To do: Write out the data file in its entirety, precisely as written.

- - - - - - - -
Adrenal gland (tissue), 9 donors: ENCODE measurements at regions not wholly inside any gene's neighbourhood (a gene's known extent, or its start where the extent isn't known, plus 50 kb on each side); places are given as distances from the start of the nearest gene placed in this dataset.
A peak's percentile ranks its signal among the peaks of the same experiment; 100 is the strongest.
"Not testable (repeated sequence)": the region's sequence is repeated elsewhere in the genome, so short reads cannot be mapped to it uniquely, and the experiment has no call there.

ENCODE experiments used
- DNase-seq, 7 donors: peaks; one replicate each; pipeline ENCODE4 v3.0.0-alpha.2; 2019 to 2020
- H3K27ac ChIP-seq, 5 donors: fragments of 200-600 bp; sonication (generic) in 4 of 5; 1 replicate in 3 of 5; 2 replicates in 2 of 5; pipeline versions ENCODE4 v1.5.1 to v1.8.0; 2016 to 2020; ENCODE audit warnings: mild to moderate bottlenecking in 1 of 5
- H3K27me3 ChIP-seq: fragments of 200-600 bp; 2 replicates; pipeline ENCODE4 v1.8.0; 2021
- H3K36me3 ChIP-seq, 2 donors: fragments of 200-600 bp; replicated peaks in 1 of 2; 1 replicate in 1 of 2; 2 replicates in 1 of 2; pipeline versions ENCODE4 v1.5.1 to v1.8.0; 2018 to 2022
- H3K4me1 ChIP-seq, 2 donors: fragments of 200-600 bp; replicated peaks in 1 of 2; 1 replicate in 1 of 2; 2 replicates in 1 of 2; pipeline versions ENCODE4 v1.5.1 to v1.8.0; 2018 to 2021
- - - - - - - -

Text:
Adrenal gland (tissue), 9 donors: ENCODE measurements at regions not wholly inside any gene's neighbourhood (a gene's known extent, or its start where the extent isn't known, plus 50 kb on each side); places are given as distances from the start of the nearest gene placed in this dataset.
A peak's percentile ranks its signal among the peaks of the same experiment; 100 is the strongest.
"Not testable (repeated sequence)": the region's sequence is repeated elsewhere in the genome, so short reads cannot be mapped to it uniquely, and the experiment has no call there.

ENCODE experiments used
- DNase-seq, 7 donors: peaks; one replicate each; pipeline ENCODE4 v3.0.0-alpha.2; 2019 to 2020
- H3K27ac ChIP-seq, 5 donors: fragments of 200-600 bp; sonication (generic) in 4 of 5; 1 replicate in 3 of 5; 2 replicates in 2 of 5; pipeline versions ENCODE4 v1.5.1 to v1.8.0; 2016 to 2020; ENCODE audit warnings: mild to moderate bottlenecking in 1 of 5
- H3K27me3 ChIP-seq: fragments of 200-600 bp; 2 replicates; pipeline ENCODE4 v1.8.0; 2021
- H3K36me3 ChIP-seq, 2 donors: fragments of 200-600 bp; replicated peaks in 1 of 2; 1 replicate in 1 of 2; 2 replicates in 1 of 2; pipeline versions ENCODE4 v1.5.1 to v1.8.0; 2018 to 2022
- H3K4me1 ChIP-seq, 2 donors: fragments of 200-600 bp; replicated peaks in 1 of 2; 1 replicate in 1 of 2; 2 replicates in 1 of 2; pipeline versions ENCODE4 v1.5.1 to v1.8.0; 2018 to 2021